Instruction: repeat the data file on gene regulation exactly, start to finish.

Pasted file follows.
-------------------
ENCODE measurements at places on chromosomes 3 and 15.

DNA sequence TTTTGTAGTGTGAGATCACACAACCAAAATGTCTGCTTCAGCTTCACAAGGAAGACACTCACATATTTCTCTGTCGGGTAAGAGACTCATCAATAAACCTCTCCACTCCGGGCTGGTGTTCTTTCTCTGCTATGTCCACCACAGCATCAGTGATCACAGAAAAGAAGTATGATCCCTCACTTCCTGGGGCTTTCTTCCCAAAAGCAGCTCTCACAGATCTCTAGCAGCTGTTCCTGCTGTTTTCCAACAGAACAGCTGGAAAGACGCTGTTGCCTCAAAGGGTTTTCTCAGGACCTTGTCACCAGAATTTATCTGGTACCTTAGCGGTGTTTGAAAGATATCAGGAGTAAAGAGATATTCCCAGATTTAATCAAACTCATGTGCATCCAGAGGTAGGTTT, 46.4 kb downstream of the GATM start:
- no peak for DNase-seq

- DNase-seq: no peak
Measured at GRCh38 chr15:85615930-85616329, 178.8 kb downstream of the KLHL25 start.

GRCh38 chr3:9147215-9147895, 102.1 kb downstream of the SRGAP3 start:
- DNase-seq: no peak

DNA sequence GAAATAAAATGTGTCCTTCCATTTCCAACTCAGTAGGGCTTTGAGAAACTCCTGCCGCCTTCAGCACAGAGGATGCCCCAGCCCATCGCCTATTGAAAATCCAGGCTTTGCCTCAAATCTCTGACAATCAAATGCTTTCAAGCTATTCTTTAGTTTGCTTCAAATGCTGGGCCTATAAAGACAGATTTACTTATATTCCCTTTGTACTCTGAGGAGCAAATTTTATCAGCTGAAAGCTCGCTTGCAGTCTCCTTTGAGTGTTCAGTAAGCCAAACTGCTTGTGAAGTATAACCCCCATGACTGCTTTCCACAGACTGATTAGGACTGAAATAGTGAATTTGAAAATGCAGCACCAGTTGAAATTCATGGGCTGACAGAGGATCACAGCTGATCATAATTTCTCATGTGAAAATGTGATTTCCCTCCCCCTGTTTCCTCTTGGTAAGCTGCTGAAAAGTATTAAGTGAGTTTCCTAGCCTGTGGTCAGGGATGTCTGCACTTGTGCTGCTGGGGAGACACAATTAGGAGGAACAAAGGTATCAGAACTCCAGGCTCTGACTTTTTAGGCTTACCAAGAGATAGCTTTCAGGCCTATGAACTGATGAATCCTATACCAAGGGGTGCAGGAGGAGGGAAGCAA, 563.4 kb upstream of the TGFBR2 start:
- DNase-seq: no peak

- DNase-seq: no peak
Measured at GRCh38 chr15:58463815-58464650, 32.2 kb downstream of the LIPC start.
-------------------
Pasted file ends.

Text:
ENCODE measurements at places on chromosomes 3 and 15.

DNA sequence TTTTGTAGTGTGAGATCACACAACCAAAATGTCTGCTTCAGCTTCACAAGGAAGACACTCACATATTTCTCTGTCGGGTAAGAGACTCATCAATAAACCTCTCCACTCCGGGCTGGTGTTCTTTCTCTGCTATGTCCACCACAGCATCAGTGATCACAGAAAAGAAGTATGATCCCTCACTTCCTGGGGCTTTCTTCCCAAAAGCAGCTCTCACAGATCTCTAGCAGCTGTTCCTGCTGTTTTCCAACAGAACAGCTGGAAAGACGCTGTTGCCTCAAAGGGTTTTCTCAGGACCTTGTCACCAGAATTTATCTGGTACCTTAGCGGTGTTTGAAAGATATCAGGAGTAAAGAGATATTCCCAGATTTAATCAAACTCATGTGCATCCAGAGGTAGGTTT, 46.4 kb downstream of the GATM start:
- no peak for DNase-seq

- DNase-seq: no peak
Measured at GRCh38 chr15:85615930-85616329, 178.8 kb downstream of the KLHL25 start.

GRCh38 chr3:9147215-9147895, 102.1 kb downstream of the SRGAP3 start:
- DNase-seq: no peak

DNA sequence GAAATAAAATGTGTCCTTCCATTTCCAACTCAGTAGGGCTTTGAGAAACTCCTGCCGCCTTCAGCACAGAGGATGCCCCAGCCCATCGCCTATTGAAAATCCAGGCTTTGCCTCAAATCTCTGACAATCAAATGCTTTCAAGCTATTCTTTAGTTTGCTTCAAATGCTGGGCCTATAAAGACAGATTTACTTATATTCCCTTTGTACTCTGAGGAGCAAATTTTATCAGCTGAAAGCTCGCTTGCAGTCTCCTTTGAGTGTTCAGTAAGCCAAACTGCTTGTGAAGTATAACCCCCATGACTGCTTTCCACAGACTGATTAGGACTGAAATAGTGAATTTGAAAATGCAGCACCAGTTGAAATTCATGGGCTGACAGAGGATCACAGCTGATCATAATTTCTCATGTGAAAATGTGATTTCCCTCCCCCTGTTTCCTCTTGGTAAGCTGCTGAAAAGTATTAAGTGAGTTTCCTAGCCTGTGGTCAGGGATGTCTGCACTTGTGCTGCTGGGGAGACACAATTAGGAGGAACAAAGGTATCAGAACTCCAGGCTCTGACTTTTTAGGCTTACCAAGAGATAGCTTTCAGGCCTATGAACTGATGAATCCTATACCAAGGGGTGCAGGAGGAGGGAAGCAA, 563.4 kb upstream of the TGFBR2 start:
- DNase-seq: no peak

- DNase-seq: no peak
Measured at GRCh38 chr15:58463815-58464650, 32.2 kb downstream of the LIPC start.